Microeconomics Definition

Microeconomics is a ‘bottom-up’ approach where patterns from everyday life are pieced together to correlate demand and supply. The study examines how the behaviors of individuals, households, and firms have an impact on the market.

Microeconomics is entirely contradictory to macroeconomics. It is a narrower concept that focuses only on a single market or segment. This study only interprets the tiny components of the economy. The study states that the market attains equilibrium when the supply of goods controls the demand.

Key Takeaways
  • Microeconomics is an economic stream that correlates the behaviors of people, companies, and households with the changes in demand and supply. Additionally, it also studies production and resource distribution within a particular segment, sector, or market.
  • According to the neoclassical approach of microeconomics, the producers and consumers ensure maximum economic welfare through rational decision-making.
  • The various concepts studied under the macroeconomics discipline include production theory, consumer behavior theory, pricing theory, marginal utility theory, and income theory.
  • Unlike macroeconomics, it is a study of human behavior and overlooks aggregate factors like GFP, employment, inflation, and recession.

Understanding Microeconomics

Microeconomics studies the behavior of consumers and firms and correlates it with demand and supply. The neo-classical approach states that consumers and producers derive optimum economic benefit by making rational decisions. As a result, this analysis helps businesses, individuals, and the government prepare for future possibilities. Companies use the study to ensure resource utilization, competitive pricing, optimized production, and an uninterrupted supply of goods. Based on this theory, governments change taxes, subsidiesSubsidiesA subsidy in economics refers to direct or indirect financial assistance from the government to an individual, household, business, or institution to promote social and economic policies.read more, grants, and advances.

Microeconomics primarily comprises the pricing theory, income theory, consumer behavior theory, production theory, and marginal utility theoryMarginal Utility TheoryA customer's marginal utility is the satisfaction or benefit derived from one additional unit of product consumed. It could be calculated by dividing the additional utility by the amount of additional units.read more. This analysis predicts a future possibility based on the buying decisions of businesses, individuals, and governments. It is entirely contradictory to macroeconomicsContradictory To MacroeconomicsMacroeconomics examines the elements that influence the local, regional, national, or global economy, as well as the overall economy's averages and aggregates. Microeconomics, on the other hand, is a narrower concept concerned with the decision-making of single economic variables and only interprets the economy's tiniest components.read more, which studies the change in the gross domestic productGross Domestic ProductGDP or Gross Domestic Product refers to the monetary measurement of the overall market value of the final output produced within a country over a period.read more resulting from the shift in aggregate demand and supply of goods. In microeconomics, the economists focus only on a single market or segment. Also, microeconomics believes that the markets attain equilibrium when the supply of goods controls the demand. In 1936, economists noticed a macroeconomic dis-equilibrium as there was a sustained depression, and this stream was separated from the former.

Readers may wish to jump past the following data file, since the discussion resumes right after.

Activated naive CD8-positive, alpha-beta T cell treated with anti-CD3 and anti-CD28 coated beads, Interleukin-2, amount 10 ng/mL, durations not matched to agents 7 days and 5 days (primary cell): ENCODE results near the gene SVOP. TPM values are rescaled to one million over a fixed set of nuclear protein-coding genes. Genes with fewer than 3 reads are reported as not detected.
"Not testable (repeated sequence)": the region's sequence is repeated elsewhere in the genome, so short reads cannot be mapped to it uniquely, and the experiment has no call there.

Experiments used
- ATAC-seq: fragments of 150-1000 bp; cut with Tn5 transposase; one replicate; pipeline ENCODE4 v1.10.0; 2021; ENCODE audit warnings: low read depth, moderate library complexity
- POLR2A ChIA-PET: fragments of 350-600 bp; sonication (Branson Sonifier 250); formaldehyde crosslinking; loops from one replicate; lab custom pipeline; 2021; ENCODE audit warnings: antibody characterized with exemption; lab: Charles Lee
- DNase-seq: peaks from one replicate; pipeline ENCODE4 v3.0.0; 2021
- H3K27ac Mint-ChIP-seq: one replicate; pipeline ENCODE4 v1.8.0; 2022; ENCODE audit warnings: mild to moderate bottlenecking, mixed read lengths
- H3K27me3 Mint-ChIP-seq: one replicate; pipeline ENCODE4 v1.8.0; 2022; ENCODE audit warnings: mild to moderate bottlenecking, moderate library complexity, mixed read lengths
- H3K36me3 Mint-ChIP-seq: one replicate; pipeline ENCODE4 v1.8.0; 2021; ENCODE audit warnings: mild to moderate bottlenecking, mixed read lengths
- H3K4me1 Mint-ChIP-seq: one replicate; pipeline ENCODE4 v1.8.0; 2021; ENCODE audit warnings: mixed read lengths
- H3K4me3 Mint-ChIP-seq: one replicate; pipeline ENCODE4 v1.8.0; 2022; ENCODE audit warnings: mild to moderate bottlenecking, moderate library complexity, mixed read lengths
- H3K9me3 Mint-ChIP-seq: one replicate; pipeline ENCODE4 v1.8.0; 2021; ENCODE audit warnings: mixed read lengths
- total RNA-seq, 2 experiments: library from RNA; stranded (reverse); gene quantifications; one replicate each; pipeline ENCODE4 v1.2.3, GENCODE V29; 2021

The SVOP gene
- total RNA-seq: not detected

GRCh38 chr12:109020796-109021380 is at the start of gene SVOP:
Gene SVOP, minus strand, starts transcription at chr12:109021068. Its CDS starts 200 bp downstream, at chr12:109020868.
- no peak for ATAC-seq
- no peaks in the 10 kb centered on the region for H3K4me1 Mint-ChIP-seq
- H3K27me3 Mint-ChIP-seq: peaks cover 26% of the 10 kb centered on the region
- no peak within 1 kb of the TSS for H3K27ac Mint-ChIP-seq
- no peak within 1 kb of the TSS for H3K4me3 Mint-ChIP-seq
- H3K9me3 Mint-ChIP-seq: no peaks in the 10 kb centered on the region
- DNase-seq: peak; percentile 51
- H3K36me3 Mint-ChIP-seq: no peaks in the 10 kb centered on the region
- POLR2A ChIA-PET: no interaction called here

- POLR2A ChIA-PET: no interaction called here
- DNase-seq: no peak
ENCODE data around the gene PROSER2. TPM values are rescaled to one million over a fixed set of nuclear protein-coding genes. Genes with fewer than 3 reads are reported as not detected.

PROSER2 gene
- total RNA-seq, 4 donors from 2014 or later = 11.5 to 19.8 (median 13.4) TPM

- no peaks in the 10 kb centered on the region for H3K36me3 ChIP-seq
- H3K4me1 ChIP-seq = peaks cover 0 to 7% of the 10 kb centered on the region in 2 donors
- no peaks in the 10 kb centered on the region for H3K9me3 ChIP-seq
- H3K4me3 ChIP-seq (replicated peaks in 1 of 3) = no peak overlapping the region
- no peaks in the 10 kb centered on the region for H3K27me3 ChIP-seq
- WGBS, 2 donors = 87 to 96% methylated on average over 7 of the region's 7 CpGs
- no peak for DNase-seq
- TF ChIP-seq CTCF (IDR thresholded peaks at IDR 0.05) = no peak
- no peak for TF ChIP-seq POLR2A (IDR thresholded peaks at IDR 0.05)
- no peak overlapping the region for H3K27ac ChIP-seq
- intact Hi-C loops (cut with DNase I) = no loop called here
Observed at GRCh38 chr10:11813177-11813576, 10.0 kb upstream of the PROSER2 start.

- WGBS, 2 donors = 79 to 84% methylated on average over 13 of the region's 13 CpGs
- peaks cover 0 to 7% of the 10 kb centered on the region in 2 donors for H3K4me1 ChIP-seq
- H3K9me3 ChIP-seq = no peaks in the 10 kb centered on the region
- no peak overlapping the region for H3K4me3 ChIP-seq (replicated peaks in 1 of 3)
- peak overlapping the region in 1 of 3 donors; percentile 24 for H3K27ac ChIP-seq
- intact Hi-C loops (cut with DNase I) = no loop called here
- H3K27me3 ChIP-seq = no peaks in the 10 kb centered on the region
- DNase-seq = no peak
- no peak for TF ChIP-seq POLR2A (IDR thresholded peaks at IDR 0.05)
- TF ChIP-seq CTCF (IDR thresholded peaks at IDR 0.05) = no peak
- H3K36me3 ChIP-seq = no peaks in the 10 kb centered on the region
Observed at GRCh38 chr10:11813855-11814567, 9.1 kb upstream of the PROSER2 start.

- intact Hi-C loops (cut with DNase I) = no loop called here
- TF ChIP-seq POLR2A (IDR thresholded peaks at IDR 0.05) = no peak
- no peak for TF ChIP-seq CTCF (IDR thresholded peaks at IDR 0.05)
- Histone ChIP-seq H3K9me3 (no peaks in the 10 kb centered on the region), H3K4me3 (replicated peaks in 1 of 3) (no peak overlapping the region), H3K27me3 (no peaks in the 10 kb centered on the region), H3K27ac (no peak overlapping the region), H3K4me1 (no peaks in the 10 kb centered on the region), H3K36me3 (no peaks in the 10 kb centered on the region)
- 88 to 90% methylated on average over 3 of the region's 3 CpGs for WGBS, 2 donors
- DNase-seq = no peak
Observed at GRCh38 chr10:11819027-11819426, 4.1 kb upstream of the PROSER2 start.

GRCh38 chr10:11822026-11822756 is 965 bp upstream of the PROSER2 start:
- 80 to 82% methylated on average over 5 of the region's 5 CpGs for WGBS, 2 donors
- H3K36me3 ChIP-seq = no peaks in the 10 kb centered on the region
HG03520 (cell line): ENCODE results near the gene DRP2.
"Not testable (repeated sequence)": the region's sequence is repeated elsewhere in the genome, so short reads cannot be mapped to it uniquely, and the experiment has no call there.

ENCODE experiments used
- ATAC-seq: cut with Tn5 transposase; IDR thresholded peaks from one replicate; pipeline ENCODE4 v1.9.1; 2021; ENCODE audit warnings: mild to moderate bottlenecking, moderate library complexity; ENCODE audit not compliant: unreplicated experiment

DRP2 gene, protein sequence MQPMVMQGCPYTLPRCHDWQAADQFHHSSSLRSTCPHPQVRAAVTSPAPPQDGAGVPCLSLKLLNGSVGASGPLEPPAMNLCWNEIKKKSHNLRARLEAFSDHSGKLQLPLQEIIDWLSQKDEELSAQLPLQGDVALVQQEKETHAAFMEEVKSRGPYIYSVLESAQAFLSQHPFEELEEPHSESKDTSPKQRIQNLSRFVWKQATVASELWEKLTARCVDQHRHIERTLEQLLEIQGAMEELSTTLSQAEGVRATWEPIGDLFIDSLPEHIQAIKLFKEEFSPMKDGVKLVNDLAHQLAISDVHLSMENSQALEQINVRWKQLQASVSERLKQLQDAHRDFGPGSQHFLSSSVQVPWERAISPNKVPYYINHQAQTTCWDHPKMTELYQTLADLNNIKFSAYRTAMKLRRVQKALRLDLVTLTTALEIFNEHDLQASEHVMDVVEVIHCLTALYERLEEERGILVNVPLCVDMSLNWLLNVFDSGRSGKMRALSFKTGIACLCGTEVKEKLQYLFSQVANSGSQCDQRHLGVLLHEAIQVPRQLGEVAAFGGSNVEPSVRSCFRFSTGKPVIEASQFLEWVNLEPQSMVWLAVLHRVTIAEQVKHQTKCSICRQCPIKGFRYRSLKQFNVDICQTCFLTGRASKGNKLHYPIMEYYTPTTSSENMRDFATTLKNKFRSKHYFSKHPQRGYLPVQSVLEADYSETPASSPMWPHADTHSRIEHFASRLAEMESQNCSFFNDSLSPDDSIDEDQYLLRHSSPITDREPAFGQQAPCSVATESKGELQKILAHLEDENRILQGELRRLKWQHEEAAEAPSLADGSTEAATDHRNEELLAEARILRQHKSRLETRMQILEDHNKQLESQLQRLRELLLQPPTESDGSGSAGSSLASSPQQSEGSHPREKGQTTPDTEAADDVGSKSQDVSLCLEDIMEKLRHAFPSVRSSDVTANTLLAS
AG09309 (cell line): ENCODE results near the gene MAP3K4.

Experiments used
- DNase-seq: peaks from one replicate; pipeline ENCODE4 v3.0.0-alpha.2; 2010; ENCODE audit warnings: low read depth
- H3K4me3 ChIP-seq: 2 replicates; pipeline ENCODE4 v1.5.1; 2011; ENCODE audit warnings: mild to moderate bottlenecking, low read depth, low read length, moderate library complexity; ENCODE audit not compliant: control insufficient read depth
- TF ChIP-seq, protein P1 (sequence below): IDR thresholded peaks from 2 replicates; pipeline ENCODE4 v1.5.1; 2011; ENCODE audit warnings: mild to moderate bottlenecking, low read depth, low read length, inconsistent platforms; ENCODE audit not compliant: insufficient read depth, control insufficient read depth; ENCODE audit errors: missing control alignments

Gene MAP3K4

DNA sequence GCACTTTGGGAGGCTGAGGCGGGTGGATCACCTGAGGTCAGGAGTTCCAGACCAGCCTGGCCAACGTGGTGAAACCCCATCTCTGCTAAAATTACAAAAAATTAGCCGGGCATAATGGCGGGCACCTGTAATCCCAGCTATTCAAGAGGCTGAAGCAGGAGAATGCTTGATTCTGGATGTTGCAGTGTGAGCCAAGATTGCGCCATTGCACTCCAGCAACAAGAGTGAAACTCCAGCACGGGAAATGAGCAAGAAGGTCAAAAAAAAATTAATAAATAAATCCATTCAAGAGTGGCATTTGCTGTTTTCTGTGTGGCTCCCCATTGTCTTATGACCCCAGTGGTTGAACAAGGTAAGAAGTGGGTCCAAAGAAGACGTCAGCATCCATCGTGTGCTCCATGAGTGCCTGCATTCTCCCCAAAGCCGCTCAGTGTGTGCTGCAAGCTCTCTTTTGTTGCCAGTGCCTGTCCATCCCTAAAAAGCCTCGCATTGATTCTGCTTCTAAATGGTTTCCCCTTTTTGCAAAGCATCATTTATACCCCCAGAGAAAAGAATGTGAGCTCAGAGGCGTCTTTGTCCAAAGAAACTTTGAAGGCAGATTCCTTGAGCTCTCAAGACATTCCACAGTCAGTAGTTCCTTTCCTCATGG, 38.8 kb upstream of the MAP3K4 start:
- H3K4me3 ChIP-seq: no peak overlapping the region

Microeconomics does have its drawbacks. It is limited to a specific industry or market. It ignores crucial economic factorsEconomic FactorsEconomic factors are external, environmental factors that influence business performance, such as interest rates, inflation, unemployment, and economic growth, among others.read more like aggregate demandAggregate DemandAggregate Demand is the overall demand for all the goods and the services in a country and is expressed as the total amount of money which is exchanged for such goods and services. It is a relationship between all the things which are bought within the country with their prices.read more, aggregate supplyAggregate SupplyAggregate Supply is the projected supply that a business calculates based on the existing market conditions. Various factors such as changing economic trend are considered before calculating the aggregate supply.read more, and national domestic product (NDP). Further, it falsely assumes that the economy operates at a full-employment.

Microeconomics Principles

Microeconomics follows the general principles of economics. Some of these are discussed below:


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#1 – Demand and Supply

When demand exceeds supply over a period, suppliers either increase the supply or increase the prices. As prices go up, demand would ideally reduce since the number of people who can afford goes down. This way, suppliers buy time to get back in action coping with the demand.

Conversely, when supply surpasses demand, suppliers would either have to cut down on their supply or decrease the prices of the products being sold. Remember, at this point, manufacturers have a surplus of stock. So, when prices go down, demand would pick up and equal the supply.


Finally, when both supply and demand are optimal, a state of equilibrium is achieved. The correlation between demand and supply and the state of equilibrium assumes that all other factors except price and demand remain constant.

#2 – Opportunity Cost